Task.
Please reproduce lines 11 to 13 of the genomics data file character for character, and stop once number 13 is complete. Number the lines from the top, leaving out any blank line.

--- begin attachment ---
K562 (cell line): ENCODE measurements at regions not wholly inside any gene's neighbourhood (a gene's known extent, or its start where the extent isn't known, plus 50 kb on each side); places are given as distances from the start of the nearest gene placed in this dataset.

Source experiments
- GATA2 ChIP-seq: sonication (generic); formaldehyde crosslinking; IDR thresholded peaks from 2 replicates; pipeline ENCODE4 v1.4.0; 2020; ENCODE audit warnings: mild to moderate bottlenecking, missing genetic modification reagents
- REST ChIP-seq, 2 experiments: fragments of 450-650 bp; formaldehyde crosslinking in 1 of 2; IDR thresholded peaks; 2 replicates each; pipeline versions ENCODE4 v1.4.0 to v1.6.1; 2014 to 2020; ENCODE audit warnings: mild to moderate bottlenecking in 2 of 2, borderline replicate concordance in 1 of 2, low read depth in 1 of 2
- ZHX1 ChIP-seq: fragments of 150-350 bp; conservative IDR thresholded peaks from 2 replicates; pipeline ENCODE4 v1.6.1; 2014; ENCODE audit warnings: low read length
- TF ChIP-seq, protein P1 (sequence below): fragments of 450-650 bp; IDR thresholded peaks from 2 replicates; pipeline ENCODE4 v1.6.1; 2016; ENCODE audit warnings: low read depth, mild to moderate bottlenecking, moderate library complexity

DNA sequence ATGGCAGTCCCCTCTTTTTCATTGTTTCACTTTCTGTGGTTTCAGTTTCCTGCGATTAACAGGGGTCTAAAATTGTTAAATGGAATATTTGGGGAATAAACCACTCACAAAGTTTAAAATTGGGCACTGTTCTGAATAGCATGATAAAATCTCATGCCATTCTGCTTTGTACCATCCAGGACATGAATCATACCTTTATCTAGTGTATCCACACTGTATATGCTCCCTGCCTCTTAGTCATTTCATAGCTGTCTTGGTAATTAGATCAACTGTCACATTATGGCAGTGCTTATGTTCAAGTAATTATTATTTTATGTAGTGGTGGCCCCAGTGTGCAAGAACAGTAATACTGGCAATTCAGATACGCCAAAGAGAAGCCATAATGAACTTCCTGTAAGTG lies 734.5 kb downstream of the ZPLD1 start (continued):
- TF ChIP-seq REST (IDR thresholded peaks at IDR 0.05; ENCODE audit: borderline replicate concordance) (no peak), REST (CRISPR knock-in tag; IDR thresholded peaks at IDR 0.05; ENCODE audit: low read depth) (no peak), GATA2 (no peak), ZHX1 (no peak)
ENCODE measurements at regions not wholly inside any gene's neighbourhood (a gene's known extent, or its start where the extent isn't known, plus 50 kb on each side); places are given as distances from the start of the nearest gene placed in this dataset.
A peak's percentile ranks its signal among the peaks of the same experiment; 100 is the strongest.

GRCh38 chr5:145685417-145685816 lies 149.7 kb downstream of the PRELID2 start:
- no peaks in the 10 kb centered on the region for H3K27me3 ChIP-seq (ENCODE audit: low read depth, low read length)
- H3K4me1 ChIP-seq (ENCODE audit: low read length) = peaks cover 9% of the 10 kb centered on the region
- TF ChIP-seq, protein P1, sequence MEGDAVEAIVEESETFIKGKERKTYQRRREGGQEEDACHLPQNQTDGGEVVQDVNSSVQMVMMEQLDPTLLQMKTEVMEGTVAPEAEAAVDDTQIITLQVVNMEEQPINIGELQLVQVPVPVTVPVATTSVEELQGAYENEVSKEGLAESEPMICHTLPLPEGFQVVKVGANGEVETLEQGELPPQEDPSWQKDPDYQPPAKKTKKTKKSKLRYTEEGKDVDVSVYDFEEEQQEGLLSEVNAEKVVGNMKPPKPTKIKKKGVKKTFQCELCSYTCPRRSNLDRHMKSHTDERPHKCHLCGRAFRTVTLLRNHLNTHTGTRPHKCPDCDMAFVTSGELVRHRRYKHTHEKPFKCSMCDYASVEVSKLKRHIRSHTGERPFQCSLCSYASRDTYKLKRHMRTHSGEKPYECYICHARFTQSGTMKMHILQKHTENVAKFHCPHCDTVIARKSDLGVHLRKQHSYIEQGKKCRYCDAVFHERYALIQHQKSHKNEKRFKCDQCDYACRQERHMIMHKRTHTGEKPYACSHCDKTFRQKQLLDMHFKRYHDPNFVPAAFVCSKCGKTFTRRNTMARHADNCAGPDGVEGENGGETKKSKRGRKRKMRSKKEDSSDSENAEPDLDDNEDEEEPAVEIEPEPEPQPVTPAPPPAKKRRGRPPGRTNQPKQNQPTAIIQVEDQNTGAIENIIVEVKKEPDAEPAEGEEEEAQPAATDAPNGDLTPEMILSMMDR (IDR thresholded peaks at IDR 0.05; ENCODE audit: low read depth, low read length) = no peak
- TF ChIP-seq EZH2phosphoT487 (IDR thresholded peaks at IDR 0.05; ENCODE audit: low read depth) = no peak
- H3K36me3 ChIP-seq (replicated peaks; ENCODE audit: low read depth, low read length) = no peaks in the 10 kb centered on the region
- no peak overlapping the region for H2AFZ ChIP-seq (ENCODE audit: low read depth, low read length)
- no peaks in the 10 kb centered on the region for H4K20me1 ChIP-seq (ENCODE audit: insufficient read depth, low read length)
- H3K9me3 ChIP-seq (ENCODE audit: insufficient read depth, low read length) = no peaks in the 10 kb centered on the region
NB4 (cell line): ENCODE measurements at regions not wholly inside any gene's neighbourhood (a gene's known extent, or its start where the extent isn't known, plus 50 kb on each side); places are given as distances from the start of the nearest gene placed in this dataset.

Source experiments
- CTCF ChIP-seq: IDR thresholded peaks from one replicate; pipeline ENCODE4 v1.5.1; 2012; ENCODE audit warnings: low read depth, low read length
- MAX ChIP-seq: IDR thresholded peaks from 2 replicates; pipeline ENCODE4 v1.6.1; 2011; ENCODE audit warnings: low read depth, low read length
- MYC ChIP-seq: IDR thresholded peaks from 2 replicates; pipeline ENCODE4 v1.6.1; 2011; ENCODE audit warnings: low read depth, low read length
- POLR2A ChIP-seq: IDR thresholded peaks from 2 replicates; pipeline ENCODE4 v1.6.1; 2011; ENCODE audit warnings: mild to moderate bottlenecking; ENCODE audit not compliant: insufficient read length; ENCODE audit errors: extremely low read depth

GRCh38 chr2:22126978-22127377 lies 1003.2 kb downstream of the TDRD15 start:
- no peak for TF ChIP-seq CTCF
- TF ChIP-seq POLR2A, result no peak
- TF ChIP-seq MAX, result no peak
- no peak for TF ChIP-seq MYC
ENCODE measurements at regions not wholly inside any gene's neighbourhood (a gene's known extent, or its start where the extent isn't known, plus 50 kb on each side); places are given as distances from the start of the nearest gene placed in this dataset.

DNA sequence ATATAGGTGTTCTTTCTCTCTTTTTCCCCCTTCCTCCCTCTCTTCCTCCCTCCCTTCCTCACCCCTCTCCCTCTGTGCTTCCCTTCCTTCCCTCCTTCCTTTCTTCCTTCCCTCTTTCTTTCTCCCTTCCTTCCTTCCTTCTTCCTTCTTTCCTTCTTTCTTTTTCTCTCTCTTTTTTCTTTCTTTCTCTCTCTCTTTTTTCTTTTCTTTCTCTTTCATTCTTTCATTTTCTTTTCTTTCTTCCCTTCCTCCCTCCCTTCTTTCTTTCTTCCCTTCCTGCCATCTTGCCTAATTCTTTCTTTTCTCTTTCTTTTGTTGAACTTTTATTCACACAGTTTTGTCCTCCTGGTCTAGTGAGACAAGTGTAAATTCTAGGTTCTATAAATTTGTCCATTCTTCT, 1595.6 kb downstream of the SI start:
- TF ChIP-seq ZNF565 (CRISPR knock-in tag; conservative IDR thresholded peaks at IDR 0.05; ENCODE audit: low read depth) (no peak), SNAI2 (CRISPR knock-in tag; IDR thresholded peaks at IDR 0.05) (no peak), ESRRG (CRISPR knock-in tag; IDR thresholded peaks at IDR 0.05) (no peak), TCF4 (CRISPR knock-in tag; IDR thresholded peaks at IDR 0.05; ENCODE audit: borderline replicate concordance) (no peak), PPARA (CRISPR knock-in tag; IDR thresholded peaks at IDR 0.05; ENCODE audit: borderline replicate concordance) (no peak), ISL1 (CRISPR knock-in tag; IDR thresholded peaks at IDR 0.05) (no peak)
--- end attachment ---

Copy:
GRCh38 chr5:145685417-145685816 lies 149.7 kb downstream of the PRELID2 start:
- no peaks in the 10 kb centered on the region for H3K27me3 ChIP-seq (ENCODE audit: low read depth, low read length)
- H3K4me1 ChIP-seq (ENCODE audit: low read length) = peaks cover 9% of the 10 kb centered on the region